When Russia began its attack on Ukraine in February, one of its first objectives was to close access to the Sea of Azov and the Black Sea to Ukraine, which borders both waters.
That effort by Moscow, along with strong sanctions imposed by western nations against Russia, effectively stopped the normal shipment of grain and other foodstuffs to Africa.
For people on the continent, the impact was twofold: the price of food commodities soared, and these essentials also became more scarce - both heightening food insecurity.
Akinola Adeoye at the University of Johannesburg described Moscow's attempt at ''using food diplomacy to establish some international legitimacy'' as a ''blackmail."
"There's an African adage that says that ''use what you have to get what you want''. Russia is using food to call for favors from African leaders. Africa gets about 40% of its wheat from Russia and Ukraine. This is actually an indictment on African leaders'', he told VOA.
Adeoye noted that threats of legitimacy on the part of African leaders may have forced a meeting between the African Union chair, Macky Sall, with Vladimir Putin earlier this month as skyrocketing food prices pile pressure on states on the continent.
''We don't know about the conditions set by Moscow to release food to Africans following (Macky Sall's) meeting. Africa should be careful about the kind of deal they'll strike with Russia, and the continent should not sell its soul in exchange for food.'' He added that African governments should begin to think deeply about their dependence on Europe and others for sustenance.''
Caitlin Welsh, Director of Global Food Security at the Center for Strategic and International Studies in Washington told VOA that comments by senior Russian officials that food is a ''silent weapon'' in the conflict are a clear indication of Moscow's deliberate attempt to weaponize food against Africa.
''Russia understands the influence it wields through the exports of food. In fact, it was part of the reason that (Moscow) greatly increased grain production and exports throughout the century. At the beginning of the century, they were net food importers and by 2017, they became the top exporter of wheat. So this is very deliberate on their part'', she said.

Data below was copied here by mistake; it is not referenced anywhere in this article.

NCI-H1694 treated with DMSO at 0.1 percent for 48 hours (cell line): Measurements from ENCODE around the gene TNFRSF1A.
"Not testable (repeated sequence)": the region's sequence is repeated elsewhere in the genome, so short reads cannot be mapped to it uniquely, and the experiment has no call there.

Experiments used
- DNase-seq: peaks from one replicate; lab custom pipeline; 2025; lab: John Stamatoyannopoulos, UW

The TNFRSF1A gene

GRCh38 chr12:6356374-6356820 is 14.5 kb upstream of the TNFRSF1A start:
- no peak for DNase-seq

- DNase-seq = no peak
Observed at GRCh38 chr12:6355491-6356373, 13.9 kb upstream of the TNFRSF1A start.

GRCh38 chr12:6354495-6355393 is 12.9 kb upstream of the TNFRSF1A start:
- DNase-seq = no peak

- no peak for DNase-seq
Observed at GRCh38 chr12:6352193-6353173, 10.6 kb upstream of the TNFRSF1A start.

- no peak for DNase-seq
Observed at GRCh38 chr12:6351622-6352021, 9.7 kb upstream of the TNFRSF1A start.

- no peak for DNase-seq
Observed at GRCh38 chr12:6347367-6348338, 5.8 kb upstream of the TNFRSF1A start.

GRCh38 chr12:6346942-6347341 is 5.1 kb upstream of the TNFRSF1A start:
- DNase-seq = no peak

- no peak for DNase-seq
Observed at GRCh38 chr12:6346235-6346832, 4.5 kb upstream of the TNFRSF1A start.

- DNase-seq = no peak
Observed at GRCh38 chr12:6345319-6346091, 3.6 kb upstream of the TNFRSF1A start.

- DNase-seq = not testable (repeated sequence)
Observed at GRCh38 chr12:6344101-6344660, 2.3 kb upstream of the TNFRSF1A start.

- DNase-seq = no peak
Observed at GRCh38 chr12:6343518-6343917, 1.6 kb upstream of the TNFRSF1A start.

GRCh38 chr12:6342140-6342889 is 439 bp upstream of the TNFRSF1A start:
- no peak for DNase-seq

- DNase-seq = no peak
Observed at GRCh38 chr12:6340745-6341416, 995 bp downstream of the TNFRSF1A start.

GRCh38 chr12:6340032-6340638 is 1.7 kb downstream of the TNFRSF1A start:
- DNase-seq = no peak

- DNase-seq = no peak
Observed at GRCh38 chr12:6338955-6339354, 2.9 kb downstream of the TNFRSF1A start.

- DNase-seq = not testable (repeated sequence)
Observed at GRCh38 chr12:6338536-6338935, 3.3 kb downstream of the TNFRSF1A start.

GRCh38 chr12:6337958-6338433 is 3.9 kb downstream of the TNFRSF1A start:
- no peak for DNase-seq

Welsh said it is clear that the greatest impact of the war on food security is the decrease in food exports from Ukraine. She asserts that Africa's turn over to Moscow for grain and other commodities is simply to look out for its people.
''If a (continent) that formerly relies on Ukraine for food is no longer able to do so, and has the opportunity to import food from Russia, it is going to consider its domestic food needs over its international political priorities. I don't consider that to be bowing before Moscow - it is taking care of the food and nutrition needs of citizens."
Welsh however said ''It's laughable that Moscow is trying to rebrand the story to be about a decrease in exports from Russia because the latter's exports have increased throughout this war'', she said.
However, Franklin Cudjoe at the Ghana-based Imani Center for Policy and Education told VOA that Africa's call on the West to desist from exerting pressure on Moscow by way of sanctions so it can feed its people cannot suggest that the Kremlin is weaponizing food.
''African leaders have been urging dialogue and diplomacy since the invasion in Ukraine. In the narrative, leaders have called on Russia to allow grain exports from Ukraine, while some (African countries) have remained non-aligned'', he said.
Cudjoe said the scarcity of food due to the war should be a wake-up call for African leaders to begin to build buffers in terms of food security. He said while African leaders call on the West to discontinue heavy sanctions on Moscow, they must also urge Russia to talk diplomacy.
Cudjoe added that ''African leaders should start investing in fertilizer plants to ensure that we're able to engage in productive agriculture to feed ourselves.''